, where the bass line walks up and down part of the C scale, scalework becomes meaningful. I believe that when they start playing more classical music, then that will be the time to start with formal scales. (Many teachers will surely disagree with me.) The most fun way to acquire skills is through the repertoire, the music chosen. Unless the scale or technique is part of the music they are playing, it won't be relevant, and students tend to resist -- or ignore -- exercises they can't see the need for. Also, we have a limited amount of time in a lesson, so I try to do what seems most urgent! Jonas
Further, should you rely on tabs or learning by heart by listening to a piece repeatedly? Pete Seeger, for example, says for folk music, don't use a printed page because it's an oral tradition.Dana
I use both methods, and also standard notation. (Personally, I believe that reading standard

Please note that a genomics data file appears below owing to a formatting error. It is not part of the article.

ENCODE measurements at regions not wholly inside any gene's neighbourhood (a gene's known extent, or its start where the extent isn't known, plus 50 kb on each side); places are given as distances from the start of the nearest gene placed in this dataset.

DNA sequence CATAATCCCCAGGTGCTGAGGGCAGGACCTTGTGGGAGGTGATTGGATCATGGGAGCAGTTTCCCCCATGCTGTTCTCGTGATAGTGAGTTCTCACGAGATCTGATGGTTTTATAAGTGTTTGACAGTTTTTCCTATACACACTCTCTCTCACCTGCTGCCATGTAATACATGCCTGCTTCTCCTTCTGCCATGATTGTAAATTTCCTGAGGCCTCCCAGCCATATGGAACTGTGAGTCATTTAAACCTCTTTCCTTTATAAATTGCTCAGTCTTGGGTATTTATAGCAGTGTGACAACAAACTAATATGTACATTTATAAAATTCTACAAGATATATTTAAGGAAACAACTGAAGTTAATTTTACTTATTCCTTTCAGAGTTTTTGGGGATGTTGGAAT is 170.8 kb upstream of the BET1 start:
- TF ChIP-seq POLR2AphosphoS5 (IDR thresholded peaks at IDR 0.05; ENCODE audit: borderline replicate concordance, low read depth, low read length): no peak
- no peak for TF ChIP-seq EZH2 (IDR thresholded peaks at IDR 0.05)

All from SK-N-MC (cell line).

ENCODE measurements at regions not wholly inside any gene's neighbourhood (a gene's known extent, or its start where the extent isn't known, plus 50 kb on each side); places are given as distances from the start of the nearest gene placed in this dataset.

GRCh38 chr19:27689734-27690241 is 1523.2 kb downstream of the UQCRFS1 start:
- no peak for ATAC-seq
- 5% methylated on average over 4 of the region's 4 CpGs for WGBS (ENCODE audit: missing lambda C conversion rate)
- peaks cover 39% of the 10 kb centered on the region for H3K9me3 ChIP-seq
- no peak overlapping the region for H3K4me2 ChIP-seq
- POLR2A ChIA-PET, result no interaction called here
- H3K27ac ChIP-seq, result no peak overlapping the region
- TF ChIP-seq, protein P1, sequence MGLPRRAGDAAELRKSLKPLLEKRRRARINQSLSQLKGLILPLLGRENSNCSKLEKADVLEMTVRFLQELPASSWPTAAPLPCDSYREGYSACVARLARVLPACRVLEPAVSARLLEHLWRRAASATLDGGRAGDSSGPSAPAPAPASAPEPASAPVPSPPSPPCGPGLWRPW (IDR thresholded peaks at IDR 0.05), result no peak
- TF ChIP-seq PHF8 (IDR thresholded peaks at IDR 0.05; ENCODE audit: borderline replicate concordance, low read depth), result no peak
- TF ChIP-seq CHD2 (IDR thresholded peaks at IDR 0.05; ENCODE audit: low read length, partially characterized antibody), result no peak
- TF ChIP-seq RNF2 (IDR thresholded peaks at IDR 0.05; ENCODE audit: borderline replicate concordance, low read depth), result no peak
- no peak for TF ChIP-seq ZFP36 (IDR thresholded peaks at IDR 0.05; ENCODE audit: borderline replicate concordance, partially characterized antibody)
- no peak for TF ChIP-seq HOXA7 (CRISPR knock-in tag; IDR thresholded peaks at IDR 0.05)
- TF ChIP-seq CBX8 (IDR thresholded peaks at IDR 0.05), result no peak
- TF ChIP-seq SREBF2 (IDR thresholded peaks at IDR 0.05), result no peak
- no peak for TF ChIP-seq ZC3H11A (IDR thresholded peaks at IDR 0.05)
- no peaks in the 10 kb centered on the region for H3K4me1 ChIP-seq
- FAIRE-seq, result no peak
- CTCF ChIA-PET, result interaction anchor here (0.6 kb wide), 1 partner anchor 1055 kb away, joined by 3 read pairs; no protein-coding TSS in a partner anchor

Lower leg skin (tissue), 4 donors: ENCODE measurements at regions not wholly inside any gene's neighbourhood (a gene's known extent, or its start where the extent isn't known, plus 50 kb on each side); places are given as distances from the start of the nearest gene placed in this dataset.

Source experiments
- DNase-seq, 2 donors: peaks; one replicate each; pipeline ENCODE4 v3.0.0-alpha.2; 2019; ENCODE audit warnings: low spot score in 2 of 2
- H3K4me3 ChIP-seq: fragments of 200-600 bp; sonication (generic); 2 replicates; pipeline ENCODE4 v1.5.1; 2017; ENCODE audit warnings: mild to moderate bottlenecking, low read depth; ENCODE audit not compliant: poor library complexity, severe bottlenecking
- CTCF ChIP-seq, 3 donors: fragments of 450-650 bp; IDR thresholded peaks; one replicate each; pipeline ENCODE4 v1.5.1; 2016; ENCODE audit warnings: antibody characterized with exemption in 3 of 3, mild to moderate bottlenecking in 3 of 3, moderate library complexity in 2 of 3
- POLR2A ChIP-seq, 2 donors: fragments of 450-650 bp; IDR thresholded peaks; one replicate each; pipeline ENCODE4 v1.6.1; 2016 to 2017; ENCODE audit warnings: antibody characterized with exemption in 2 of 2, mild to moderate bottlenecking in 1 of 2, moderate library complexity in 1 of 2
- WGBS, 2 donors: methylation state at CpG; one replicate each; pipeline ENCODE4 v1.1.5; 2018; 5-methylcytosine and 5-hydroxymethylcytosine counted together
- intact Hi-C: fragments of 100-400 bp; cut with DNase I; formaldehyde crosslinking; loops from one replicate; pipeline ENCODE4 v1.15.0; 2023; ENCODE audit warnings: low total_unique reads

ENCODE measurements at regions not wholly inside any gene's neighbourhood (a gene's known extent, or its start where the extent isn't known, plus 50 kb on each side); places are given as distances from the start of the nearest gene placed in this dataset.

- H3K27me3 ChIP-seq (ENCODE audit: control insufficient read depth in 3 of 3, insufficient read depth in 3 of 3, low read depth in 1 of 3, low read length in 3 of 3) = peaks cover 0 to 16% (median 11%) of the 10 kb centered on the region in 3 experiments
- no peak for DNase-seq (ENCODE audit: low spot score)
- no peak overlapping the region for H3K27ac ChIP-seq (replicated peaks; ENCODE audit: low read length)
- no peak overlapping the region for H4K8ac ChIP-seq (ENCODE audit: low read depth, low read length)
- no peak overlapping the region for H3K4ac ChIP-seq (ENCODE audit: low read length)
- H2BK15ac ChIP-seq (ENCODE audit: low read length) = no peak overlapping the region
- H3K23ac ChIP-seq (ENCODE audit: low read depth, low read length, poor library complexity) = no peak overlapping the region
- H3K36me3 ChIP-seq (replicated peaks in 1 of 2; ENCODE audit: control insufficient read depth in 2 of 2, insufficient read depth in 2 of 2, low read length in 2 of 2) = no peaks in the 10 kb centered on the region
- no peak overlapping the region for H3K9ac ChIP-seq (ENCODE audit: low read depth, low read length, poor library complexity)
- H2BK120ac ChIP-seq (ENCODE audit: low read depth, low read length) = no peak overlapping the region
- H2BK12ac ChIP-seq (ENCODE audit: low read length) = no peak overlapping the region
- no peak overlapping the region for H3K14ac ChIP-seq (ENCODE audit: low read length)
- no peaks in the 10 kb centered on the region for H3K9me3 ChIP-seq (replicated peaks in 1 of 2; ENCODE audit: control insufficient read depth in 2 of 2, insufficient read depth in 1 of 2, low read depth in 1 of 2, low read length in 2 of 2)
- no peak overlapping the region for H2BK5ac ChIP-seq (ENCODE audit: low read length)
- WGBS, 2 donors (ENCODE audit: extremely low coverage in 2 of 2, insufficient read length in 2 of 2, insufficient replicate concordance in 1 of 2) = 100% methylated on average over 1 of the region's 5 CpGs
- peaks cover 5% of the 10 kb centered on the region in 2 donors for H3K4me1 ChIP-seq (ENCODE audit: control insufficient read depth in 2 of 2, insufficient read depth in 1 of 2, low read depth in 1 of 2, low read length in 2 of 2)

notation with ease should be the goal of all musicians, but tablature is wonderful for beginners, and learning by ear is a very important skill for guitar players in particular. I don't agree that you shouldn't start with a printed page, because students have to have something to look at when they get home!
The printed page is a map... musicians will alter it anyway. Besides, it works both ways: if you get stuck on someone else's interpretation (having listened to it over and over again in order to master it), you may find it difficult to re-interpret it, and make it truly your own. When I learn a new piano piece, I always try to avoid listening to another pianist's rendition until I have a good idea how I want to shape it. My two cents' worth! Jonas